cory Wed 05-Oct-11 08:38:58

To sum up (and agree with everybody else):

spoiling not a big problem at 11 months- he won't remember that when he's 15 anyway

separation anxiety likely to happen whatever you did

children are adaptable and a slightly different approach from mother and grandmother is not something that should make either of you feel guilty- grandmothers are there to spoil and mothers need to survive

and I'd let your dh get on with the parenting that comes naturally to him too

matana Wed 05-Oct-11 09:08:41

Trust your instinct - you're his mother. I have to say that i don't really subscribe to the 'let him cry' method, even at that age. They can't tell us what's making them grizzly and usually when i've reached the end of my tether with my DS wanting to be picked up i find another tooth has just sprouted or he gets a cold or something. IOr he simply wanted a cuddle like we all do sometimes. t's their only way of communicating. That said, my DS isn't usually particularly clingy and can play on his own fine. His increasing tantrums when he doesn't get his own way are another matter entirely though! grin

Davsmum Wed 05-Oct-11 10:57:20

'spoiling' IS a problem at 11 months. A baby will not just suddenly stop grizzling or whining for attention if the response is always to pick them up. Bbee1 has already says she does not leave him if he is genuinely upset - and when he grizzles or whines she distracts him - which is a far better solution than just giving in to whingeing. He will not learn not to whinge if he is rewarded for it. Its not a case of him remembering it at 15 - his whingeing will become established.
Bbee1 has a problem with how other people are dealing with her son and wondering how to handle that - Bbee1 has a busy life by all accounts and it won't improve if she spends lots of time having to pick her son up and comfort him for just whingeing.

YoungMotherTubby Wed 05-Oct-11 11:07:05

All DC are different so you'll get lots of opinions.
Mine is.... at 11 months is still very much a baby - if they want picked up and comforted then do it.
My last one - DC5 - has been very clingy and it's only in the past few months - from about 15 months onwards that she's happy to sit by herself for periods of time. As she's very mobile she can come and check where I am and goes back to what she was doing.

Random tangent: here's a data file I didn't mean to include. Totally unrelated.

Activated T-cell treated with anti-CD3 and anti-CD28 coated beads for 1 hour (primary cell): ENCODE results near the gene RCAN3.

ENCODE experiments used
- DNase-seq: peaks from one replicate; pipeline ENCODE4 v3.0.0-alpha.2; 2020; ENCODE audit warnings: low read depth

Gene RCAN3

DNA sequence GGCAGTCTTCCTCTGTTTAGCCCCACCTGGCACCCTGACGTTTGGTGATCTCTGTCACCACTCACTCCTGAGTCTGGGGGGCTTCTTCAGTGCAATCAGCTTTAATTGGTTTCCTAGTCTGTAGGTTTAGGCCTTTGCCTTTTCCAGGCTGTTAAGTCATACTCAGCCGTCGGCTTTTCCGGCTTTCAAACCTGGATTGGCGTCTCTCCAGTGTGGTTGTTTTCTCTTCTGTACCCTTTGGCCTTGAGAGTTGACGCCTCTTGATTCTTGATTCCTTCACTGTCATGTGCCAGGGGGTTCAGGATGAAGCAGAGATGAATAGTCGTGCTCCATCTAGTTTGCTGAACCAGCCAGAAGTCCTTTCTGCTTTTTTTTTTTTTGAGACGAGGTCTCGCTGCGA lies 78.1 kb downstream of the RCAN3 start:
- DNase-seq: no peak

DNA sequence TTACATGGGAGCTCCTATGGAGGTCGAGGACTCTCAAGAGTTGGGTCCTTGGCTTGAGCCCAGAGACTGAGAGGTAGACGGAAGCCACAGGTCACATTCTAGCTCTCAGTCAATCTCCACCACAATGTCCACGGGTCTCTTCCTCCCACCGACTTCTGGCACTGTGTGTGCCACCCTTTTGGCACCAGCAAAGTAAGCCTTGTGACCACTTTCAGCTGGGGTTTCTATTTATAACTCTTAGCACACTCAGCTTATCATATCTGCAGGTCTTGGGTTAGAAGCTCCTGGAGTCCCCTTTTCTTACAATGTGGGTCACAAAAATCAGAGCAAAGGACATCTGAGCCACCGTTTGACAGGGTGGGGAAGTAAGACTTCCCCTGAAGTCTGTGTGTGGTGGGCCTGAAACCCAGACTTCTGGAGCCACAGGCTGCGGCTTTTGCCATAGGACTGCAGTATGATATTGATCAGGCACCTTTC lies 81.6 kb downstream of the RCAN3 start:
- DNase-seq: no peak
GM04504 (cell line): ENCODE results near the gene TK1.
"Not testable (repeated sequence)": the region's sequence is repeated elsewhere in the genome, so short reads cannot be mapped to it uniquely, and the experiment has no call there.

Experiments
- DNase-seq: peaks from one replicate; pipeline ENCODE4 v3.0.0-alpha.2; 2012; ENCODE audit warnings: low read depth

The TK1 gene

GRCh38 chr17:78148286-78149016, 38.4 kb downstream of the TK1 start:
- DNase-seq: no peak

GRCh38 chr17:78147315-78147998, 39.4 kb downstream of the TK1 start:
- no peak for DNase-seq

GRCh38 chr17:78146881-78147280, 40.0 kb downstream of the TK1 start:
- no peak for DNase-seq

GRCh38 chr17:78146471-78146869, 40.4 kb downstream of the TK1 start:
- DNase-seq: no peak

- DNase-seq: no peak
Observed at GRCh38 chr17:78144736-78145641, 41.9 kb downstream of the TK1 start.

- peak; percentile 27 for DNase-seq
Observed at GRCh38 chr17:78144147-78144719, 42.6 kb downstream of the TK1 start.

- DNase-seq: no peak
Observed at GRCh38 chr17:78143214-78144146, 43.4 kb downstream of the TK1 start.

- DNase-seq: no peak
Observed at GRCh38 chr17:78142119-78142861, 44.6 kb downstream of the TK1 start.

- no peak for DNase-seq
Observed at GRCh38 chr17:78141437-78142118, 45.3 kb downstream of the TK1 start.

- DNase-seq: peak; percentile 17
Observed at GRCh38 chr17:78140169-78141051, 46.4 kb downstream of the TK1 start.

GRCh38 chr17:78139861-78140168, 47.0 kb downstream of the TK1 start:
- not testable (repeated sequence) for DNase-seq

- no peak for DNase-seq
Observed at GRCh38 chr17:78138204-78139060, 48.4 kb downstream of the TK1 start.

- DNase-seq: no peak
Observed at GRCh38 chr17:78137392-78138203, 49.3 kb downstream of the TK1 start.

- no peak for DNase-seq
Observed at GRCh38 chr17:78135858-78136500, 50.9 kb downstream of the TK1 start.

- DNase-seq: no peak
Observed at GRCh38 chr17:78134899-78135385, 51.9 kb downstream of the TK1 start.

They also learn that there are differences between parents and grandparents and that there are different 'rules' - if MIL is looking after her in a way that makes her feel loved and looked after, then there's not a lot to worry about really. Not difficult to tell MIL she doesn't need to buy all the time (?)

Only other thing if it's taking up to 2 hours to put her down for a nap - then she probably doesn't need it. Tried to do this as DC displaying tiredness and after a while I get frustrated because she's not fallen asleep - not her fault.

Good luck - 11 months is a great age and before you know she'll be a toddler

Bbee1 Wed 05-Oct-11 16:35:39

Thank you for all your opinions. I was sensitive when posting because had just found out dh will be working away for six months next year coming back alternate weekends. I will have to rely on MIL a lot more as my parents live abroad. We have very different styles (but i really dont ignore him if he is upset but i try to distract him) and I don't really want to confront her as she is likely to withdraw the help which I will desperately need. She obviously loves him very much but is very indulgent. I suppose I was just wondering how much impact other people have on children and whether I can do anything about it. He was fine the day after, I think a lot of it is separation anxiety when I've been at work(only do two days).

cory Thu 06-Oct-11 07:54:20

"Bbee1 has a problem with how other people are dealing with her son and wondering how to handle that"

Is it just me or is there anyone else feeling uncomfortable about a child's father being referred to as "other people" as if he was somehow on a par with outsiders, not a parent in his own right? Is the child not equally his son?

Davsmum Thu 06-Oct-11 09:20:38

Yes,.. its probably just you.
Bbee1 mentions 'other people' meaning apart from herself. Her husband can be included in that - for the sake of the post ! There is nothing wrong with that.

Bbee1 - Yes,.. other people will have some impact on your son - but you are the main 'constant' in his life, therefore just be consistent in how you deal with him and try not to agonise or feel guilty about it all !
All people ( even your husband - Lets not lump him in with 'all people, eh ?) are different - and children will come into contact with lots of differing attitudes and its something they have to learn - cos thats life !